(Doug Fir, 830 E Burnside) Prodigious New Jersey-based synth waver Com Truise (presumably an android of Scientology) is futurebeat progstep for the computer age. Equal parts Giorgio Moroder and Boards of Canada, sci-fi and psychedelia, it's analog as fuck, and replete with enough side-chained Linn drums and stuttering NES squelches to properly inflate your cerebellum. That's about when you can expect Com Truise's muscled psych motifs to drop from the ceiling and cleave your skull right in half, exploding gray matter all over the Doug Fir's wooden interior. Now, I realize you might have bought tickets for this show with the intent of "jammin' out" to indie darling Neon Indian. Just make sure you show up early enough to see Com Truise steal the show. CC Also see My, What a Busy Week!

TUESDAY 10/4

TALKDEMONIC
(Music Millennium, 3158 E Burnside) Read our article on Talkdemonic.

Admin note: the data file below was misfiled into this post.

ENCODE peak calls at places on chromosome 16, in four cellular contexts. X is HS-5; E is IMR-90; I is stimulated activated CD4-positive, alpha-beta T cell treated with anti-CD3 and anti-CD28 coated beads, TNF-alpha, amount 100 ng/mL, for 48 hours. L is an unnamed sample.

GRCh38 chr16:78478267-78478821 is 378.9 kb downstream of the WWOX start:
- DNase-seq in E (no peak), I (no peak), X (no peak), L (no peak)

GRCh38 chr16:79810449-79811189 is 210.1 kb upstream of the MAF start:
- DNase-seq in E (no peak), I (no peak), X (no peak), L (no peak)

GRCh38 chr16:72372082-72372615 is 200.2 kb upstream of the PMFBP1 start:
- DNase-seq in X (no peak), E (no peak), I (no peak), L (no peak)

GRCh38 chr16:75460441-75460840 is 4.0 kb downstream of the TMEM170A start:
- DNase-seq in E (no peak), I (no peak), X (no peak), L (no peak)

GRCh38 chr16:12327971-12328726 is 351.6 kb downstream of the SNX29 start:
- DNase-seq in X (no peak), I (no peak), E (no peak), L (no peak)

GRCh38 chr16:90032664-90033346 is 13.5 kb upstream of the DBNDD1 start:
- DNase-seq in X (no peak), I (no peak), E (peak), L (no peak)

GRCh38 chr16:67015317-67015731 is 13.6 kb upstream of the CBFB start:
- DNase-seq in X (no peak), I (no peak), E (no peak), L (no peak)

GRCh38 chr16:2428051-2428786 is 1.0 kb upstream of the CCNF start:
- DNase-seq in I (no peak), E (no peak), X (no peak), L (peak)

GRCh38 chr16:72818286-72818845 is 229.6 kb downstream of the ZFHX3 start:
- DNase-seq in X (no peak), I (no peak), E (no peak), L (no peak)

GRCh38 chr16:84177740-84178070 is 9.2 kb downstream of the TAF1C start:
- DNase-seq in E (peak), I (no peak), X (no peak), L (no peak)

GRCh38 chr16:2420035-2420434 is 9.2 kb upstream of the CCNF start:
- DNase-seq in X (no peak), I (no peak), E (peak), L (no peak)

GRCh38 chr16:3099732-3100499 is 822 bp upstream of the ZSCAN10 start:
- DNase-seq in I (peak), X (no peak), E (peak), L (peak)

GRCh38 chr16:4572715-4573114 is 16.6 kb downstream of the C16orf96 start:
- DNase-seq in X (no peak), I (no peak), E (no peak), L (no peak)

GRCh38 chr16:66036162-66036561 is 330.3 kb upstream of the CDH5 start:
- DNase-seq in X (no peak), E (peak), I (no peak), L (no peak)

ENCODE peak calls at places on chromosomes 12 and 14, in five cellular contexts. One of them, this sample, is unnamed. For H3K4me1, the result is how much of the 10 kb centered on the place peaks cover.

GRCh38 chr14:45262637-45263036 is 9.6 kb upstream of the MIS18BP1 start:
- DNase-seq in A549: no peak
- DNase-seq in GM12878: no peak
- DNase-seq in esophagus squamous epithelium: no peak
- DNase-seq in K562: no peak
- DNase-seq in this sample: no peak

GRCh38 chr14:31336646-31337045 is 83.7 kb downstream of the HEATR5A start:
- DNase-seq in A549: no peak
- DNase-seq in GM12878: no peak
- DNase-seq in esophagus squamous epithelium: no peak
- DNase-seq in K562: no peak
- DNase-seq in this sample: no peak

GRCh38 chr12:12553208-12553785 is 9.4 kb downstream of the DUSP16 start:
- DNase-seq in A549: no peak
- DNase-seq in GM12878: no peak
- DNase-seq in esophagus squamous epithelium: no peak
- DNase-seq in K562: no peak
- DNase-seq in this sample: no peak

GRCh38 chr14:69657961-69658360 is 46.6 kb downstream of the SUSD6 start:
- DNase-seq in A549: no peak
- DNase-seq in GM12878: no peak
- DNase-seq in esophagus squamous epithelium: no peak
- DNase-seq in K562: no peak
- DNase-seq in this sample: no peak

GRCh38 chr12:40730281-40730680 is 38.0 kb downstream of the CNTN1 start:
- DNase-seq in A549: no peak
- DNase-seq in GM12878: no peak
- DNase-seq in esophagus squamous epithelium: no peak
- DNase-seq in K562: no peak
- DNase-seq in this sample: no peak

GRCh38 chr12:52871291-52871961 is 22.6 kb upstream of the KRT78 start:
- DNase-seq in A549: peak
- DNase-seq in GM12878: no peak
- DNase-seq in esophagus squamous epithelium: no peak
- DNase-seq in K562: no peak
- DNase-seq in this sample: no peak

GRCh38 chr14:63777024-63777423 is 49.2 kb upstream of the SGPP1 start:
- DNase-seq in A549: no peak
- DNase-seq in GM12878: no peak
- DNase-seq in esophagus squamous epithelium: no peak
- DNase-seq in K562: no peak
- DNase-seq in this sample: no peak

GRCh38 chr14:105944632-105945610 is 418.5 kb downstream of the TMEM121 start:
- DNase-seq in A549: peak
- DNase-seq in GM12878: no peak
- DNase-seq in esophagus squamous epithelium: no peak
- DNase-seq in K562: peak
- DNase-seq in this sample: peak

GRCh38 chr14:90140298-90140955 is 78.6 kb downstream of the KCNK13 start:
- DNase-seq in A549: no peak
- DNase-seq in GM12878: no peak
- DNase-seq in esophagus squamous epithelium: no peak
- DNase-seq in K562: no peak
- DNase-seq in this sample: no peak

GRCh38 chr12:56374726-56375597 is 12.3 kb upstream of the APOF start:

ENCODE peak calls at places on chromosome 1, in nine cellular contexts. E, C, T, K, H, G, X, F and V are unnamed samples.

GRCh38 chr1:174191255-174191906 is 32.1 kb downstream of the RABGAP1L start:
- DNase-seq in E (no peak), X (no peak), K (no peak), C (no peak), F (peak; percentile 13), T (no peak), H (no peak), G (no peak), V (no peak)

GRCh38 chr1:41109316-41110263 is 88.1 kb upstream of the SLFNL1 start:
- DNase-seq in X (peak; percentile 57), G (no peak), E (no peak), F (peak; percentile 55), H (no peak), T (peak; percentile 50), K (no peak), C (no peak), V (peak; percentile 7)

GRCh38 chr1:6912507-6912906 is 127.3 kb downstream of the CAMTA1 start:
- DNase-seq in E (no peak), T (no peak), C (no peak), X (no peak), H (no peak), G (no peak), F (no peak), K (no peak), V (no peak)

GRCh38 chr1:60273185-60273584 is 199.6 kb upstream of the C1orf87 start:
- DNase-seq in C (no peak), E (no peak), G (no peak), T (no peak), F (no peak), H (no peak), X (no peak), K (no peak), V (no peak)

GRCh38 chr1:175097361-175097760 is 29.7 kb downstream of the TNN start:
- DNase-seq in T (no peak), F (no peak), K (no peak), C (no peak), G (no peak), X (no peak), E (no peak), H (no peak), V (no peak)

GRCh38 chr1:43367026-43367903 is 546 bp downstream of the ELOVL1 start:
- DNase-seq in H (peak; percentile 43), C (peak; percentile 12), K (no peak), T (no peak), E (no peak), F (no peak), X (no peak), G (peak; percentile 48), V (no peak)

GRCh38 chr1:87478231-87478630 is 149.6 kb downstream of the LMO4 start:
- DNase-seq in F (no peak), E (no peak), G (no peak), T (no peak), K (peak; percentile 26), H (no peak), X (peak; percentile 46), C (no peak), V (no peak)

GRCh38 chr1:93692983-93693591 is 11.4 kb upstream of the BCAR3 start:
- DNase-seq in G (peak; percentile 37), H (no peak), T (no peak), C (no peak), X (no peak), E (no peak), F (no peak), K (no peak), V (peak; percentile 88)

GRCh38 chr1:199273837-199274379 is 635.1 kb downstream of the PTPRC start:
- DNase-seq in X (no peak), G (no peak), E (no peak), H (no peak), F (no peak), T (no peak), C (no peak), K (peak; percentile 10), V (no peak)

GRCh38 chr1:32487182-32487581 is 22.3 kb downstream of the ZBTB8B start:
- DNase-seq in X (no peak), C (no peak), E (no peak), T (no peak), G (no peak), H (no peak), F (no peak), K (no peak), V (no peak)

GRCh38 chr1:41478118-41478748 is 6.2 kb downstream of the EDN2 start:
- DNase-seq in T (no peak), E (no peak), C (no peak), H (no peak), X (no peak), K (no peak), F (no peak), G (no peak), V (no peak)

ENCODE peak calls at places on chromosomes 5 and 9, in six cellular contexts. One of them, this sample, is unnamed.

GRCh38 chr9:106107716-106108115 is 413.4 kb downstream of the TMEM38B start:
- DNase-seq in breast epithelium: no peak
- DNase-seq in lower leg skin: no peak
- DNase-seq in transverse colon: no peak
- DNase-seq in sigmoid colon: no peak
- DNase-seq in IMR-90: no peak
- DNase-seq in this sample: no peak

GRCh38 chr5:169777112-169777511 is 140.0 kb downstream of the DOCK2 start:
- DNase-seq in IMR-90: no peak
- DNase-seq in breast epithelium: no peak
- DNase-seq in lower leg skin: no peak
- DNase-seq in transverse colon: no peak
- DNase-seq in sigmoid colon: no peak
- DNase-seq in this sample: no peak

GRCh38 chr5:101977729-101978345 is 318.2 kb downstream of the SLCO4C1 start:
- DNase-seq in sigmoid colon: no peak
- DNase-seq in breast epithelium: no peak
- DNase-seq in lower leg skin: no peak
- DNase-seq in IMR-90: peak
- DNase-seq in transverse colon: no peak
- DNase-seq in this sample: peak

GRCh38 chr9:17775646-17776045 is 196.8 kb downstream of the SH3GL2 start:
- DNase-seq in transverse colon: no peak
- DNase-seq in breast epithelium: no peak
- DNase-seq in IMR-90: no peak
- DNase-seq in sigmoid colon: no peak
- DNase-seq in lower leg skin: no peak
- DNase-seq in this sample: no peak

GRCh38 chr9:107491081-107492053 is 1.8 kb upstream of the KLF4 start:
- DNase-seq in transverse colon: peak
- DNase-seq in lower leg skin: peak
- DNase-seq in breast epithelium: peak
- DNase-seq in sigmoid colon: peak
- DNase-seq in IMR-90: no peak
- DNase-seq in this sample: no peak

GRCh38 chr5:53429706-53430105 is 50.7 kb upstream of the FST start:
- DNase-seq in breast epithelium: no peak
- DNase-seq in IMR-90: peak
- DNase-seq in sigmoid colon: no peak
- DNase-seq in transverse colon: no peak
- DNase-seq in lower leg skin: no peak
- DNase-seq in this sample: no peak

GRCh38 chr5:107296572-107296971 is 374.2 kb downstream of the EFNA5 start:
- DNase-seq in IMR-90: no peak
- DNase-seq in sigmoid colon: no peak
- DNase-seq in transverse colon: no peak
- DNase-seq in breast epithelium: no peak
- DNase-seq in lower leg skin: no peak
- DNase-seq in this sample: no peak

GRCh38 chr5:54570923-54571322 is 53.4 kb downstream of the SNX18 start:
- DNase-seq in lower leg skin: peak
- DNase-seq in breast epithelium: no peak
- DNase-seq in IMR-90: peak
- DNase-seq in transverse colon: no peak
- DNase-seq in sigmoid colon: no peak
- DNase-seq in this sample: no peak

A.A. BONDY, NIK FREITAS
(Mississippi Studios, 3939 N Mississippi) Read our article on A.A. Bondy.

WEDNESDAY 10/5

BLACK PRAIRIE, RITCHIE YOUNG
(LaurelThirst Public House, 2958 NE Glisan) See My, What a Busy Week!

JUSTIN TOWNES EARLE, JASON ISBELL AND THE 400 UNIT, CAITLIN ROSE
(Aladdin Theater, 3017 SE Milwaukie) It's a bill made in outlaw-twang heaven: Justin Townes Earle (offspring of Steve Earle and a fine singer/songwriter in his own right) and Jason Isbell (former ace songwriter/guitarist for Drive-By Truckers and now frontman of his own crackerjack band, the 400 Unit). Earle has had the more tumultuous personal life of the two, having been kicked out of his dad's band and entering rehab after an arrest a year ago, but his music is smoother and sweeter than Isbell's, who's found a ragged place where Southern rock and whiskey-soaked country share their grievances. Isbell's latest, Here We Rest, is a flawless coalescence of the expert songwriting chops he's been wielding for years. To top it all off, relative newcomer Caitlin Rose opens up the show with her vital update of Nashville country. If you've ever had a twang in your heart, this is the only place you need to be tonight. NL